Seafood industry seeks impartial inquiry into Washington State’s non-renewal of Cooke’s leases

A decision tantamount to kicking Canadian seafood company Cooke Aquaculture out of Washington State has the seafood industry up in arms.

On Wednesday, leading seafood trade industry in the United States slammed the decision of the State of Washington’s Department of Natural Resources (DNR) to not renew the leases for Cooke Aquaculture Pacific’s steelhead farms in Washington waters.

The Northwest Aquaculture Alliance (NWAA), National Fisheries Institute (NFI), and the National Aquaculture Association (NAA) are calling for an independent review of DNR’s decision by one or more third parties, such as the University of Washington School of Aquatic and Fishery Sciences.

“This was not a decision based on science,” said NWAA President and CEO of tribally owned Jamestown Seafood, Jim Parsons. “If that were the case, we would be seeing a very different decision.”

Read also: Cooke Aquaculture says it was blindsided by Washington State decision, will explore options to keep operations

Parsons, who was general manager at Cooke Aquaculture Pacific for three years until August 2021, said the DNR has ignored the best available science in terminating Cooke’s marine net pen leases.

He cited rulings from  NOAA, the state Supreme Court, the Washington Department of Fish and Wildlife, and the Washington Department of Ecology, to name a few, that found that marine aquaculture does not harm endangered species or wild fish stocks.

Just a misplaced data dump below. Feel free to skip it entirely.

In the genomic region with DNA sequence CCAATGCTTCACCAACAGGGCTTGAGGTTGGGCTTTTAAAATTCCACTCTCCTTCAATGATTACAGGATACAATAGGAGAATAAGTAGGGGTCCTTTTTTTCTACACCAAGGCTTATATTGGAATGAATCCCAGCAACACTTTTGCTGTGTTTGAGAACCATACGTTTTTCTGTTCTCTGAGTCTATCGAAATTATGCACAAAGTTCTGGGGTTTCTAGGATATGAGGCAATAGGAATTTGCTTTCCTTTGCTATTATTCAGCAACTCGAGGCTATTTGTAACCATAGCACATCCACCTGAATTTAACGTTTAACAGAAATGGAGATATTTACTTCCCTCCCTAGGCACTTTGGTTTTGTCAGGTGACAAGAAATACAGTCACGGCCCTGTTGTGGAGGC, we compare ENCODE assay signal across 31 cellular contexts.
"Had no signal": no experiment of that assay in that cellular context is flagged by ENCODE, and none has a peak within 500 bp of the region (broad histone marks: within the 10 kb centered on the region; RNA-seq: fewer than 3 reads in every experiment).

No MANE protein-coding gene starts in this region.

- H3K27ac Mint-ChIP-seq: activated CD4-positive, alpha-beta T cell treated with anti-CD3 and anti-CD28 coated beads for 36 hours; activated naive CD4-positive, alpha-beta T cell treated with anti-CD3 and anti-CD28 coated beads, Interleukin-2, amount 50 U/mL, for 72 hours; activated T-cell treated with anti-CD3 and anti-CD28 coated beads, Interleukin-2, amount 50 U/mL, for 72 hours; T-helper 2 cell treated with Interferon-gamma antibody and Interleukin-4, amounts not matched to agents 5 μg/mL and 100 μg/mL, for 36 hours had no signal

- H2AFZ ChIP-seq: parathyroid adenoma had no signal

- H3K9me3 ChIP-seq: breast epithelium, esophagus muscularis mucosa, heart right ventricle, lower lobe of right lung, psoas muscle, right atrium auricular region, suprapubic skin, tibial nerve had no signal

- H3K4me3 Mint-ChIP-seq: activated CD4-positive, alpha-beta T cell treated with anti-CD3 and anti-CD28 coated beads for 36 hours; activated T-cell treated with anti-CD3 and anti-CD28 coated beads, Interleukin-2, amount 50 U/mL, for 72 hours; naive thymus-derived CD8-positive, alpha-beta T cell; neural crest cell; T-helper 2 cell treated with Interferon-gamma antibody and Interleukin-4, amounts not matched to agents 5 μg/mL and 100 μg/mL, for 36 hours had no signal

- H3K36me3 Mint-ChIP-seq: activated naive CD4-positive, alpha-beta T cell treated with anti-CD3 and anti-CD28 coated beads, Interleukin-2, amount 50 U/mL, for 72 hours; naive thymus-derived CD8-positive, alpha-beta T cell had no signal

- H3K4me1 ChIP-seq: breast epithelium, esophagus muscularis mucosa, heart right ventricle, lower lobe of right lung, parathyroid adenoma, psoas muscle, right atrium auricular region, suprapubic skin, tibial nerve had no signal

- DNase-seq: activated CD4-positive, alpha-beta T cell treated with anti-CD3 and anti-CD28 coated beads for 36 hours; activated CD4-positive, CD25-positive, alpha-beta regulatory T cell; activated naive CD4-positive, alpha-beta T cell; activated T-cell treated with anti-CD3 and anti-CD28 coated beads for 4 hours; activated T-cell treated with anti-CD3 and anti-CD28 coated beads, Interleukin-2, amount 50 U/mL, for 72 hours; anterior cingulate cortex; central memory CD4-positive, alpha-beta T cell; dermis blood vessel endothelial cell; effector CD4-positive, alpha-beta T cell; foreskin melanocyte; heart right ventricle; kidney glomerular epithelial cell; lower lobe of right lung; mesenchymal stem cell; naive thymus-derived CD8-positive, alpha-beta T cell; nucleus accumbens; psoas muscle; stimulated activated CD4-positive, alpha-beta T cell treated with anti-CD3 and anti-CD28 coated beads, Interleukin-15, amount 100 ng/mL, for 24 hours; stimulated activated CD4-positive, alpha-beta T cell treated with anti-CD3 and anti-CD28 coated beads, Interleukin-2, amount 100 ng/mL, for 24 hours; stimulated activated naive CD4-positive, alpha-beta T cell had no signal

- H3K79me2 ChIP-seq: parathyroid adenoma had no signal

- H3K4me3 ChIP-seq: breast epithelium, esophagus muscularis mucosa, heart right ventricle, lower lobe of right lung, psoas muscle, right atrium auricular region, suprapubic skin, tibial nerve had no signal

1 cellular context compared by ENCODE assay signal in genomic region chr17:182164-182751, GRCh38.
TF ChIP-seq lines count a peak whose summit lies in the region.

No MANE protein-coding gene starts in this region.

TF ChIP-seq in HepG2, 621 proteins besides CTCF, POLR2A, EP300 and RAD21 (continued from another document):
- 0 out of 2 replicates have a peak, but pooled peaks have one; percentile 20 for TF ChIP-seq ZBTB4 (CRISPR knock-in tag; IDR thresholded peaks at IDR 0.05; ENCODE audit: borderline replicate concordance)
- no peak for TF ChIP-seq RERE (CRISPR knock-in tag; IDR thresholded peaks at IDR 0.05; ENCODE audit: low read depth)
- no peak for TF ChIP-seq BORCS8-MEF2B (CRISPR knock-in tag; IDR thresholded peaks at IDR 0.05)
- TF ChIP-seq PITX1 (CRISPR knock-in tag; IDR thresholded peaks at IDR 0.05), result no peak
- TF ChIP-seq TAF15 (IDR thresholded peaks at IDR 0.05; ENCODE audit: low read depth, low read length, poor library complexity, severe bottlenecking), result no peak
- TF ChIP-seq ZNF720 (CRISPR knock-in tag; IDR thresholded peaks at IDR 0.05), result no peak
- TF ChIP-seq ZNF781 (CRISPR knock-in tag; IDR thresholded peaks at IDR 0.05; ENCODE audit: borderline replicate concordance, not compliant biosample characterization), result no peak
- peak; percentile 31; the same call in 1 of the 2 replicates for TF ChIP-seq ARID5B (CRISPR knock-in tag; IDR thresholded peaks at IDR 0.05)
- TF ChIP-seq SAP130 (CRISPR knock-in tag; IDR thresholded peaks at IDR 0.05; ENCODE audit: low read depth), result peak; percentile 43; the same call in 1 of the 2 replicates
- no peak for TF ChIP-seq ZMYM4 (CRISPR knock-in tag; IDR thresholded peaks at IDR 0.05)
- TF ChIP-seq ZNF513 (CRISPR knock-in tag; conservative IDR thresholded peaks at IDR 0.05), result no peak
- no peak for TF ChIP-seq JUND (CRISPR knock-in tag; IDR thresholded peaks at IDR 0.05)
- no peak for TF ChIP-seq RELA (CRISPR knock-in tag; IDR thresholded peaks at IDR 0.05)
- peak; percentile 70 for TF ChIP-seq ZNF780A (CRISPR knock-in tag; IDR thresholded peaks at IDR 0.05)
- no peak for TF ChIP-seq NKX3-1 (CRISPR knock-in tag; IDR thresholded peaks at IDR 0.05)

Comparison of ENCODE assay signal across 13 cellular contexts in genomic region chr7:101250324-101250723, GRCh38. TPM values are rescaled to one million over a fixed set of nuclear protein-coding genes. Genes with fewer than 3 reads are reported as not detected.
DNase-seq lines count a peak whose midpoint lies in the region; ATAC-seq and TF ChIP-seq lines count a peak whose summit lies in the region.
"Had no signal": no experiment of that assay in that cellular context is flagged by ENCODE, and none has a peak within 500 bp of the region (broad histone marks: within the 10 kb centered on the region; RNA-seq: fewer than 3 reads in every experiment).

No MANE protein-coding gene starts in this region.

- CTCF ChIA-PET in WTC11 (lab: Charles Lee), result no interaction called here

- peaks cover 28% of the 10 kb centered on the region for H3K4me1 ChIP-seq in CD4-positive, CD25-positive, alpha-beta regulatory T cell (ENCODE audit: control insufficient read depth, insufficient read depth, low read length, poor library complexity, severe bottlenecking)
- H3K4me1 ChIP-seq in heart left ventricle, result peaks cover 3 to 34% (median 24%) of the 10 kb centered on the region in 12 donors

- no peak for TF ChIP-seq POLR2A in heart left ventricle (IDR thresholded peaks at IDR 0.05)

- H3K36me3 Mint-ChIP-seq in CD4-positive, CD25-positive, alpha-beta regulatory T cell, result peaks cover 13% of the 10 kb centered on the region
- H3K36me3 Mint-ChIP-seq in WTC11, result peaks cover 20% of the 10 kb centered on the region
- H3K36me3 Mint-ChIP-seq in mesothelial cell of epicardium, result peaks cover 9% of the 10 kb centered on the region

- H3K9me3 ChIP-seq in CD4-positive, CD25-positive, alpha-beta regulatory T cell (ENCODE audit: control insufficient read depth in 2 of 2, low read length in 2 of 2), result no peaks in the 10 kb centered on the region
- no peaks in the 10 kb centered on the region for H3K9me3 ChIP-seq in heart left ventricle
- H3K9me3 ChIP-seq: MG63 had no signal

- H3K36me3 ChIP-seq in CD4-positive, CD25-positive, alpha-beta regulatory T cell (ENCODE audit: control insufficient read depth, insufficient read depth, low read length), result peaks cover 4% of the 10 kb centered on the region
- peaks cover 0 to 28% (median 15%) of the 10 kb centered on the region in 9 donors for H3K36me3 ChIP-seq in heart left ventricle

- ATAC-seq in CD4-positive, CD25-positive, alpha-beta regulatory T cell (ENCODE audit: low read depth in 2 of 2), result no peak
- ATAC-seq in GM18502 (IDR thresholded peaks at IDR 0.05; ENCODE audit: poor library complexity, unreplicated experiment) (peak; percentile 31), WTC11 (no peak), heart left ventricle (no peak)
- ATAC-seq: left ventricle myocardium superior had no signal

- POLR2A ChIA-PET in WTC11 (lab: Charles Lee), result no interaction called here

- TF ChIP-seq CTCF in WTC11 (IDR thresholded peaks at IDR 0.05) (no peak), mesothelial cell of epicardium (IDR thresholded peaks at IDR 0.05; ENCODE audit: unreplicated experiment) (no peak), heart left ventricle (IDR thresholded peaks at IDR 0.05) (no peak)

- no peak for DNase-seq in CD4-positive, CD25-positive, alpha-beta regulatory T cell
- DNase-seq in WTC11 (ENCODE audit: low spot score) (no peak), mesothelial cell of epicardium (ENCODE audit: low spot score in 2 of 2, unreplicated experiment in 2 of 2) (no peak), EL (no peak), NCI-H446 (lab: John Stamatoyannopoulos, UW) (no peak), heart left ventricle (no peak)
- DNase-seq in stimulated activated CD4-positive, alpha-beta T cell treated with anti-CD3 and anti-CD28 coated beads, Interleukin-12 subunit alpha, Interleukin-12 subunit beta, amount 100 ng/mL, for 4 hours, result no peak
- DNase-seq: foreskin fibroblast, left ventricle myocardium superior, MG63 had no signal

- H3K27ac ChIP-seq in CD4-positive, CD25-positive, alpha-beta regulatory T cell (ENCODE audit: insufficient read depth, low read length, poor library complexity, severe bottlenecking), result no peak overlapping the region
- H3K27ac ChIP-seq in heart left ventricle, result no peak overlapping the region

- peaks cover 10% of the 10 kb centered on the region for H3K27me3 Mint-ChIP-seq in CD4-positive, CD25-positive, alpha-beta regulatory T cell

“Washington State has apparently decided to ignore the enormous body of science that shows marine aquaculture, as it is practiced today, has a negligible impact on other fish species or on the environment,” said Parsons, adding that the decision will have devastating consequences for local rural communities.

‘Disappointing,’ says NFI
Gavin Gibbons, Vice President for Communications at the National Fisheries Institute, said the decision is particularly disappointing especially as it comes at a time when “important efforts to grow the US aquaculture sector are underway.”

“Aquaculture has the ability to sustainably and affordably increase the availability of the healthiest animal protein on the planet, while also producing jobs — an impressive combination,” he said.

‘No one benefits,’ says NAA
Sebastian Belle, President of the National Aquaculture Association, said that “in this instance where science is ignored, which is so very critical to achieving excellence in governance and finding a balance between man and nature, no one benefits. We strongly support an independent review by objective scientists and hope the citizens of Puget Sound will agree.”





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